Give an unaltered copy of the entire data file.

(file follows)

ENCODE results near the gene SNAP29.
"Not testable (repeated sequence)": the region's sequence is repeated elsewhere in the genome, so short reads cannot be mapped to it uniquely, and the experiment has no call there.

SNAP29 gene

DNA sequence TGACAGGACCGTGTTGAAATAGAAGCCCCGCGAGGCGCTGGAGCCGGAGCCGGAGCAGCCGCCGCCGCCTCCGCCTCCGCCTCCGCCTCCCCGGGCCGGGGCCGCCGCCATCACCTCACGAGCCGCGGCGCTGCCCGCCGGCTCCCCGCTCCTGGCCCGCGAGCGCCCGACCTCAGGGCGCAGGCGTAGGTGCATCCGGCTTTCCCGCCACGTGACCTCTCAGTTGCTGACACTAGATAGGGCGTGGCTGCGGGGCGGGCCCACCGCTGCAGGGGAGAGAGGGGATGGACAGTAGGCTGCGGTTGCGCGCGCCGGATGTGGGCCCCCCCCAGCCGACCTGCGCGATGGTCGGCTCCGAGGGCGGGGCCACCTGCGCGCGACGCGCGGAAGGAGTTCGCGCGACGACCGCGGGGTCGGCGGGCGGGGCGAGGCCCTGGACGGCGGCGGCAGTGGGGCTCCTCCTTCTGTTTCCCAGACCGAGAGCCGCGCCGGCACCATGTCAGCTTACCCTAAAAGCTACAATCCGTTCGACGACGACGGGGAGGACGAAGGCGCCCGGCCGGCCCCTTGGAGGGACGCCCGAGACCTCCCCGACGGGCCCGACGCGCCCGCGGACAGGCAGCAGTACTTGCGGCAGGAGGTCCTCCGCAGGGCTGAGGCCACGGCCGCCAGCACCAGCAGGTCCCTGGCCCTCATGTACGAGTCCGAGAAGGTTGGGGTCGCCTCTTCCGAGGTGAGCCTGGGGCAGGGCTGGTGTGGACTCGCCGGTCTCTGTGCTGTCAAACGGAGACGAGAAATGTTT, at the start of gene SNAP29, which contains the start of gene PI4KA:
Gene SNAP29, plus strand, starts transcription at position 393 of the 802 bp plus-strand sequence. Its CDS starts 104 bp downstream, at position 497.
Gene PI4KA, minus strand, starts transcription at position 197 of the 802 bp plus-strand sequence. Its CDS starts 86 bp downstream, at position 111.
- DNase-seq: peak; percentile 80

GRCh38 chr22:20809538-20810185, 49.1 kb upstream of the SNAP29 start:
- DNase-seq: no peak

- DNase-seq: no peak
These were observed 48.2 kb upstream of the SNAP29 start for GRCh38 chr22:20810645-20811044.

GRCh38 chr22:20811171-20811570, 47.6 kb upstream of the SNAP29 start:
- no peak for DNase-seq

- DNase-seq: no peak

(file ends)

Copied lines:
ENCODE results near the gene SNAP29.
"Not testable (repeated sequence)": the region's sequence is repeated elsewhere in the genome, so short reads cannot be mapped to it uniquely, and the experiment has no call there.

SNAP29 gene

DNA sequence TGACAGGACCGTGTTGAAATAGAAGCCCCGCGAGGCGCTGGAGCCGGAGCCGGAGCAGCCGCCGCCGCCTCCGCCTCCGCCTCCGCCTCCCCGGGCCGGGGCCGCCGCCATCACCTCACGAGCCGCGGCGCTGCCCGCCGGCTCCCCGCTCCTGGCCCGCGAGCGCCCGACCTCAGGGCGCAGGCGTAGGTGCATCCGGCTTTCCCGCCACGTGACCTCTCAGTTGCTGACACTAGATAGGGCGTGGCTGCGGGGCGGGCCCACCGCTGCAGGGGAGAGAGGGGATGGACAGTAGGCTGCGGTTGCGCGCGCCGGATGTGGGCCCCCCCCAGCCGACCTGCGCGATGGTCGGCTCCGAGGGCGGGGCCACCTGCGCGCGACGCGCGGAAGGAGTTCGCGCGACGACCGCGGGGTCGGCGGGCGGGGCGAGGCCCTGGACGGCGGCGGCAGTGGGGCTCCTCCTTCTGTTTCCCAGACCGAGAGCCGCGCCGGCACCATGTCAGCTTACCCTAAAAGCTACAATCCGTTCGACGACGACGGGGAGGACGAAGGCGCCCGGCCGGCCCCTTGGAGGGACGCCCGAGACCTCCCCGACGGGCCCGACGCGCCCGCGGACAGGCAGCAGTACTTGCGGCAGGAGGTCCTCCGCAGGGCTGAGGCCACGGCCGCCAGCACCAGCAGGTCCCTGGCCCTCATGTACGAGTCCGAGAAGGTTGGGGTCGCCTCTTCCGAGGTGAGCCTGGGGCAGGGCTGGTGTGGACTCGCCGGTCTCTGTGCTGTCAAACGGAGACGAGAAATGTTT, at the start of gene SNAP29, which contains the start of gene PI4KA:
Gene SNAP29, plus strand, starts transcription at position 393 of the 802 bp plus-strand sequence. Its CDS starts 104 bp downstream, at position 497.
Gene PI4KA, minus strand, starts transcription at position 197 of the 802 bp plus-strand sequence. Its CDS starts 86 bp downstream, at position 111.
- DNase-seq: peak; percentile 80

GRCh38 chr22:20809538-20810185, 49.1 kb upstream of the SNAP29 start:
- DNase-seq: no peak

- DNase-seq: no peak
These were observed 48.2 kb upstream of the SNAP29 start for GRCh38 chr22:20810645-20811044.

GRCh38 chr22:20811171-20811570, 47.6 kb upstream of the SNAP29 start:
- no peak for DNase-seq

- DNase-seq: no peak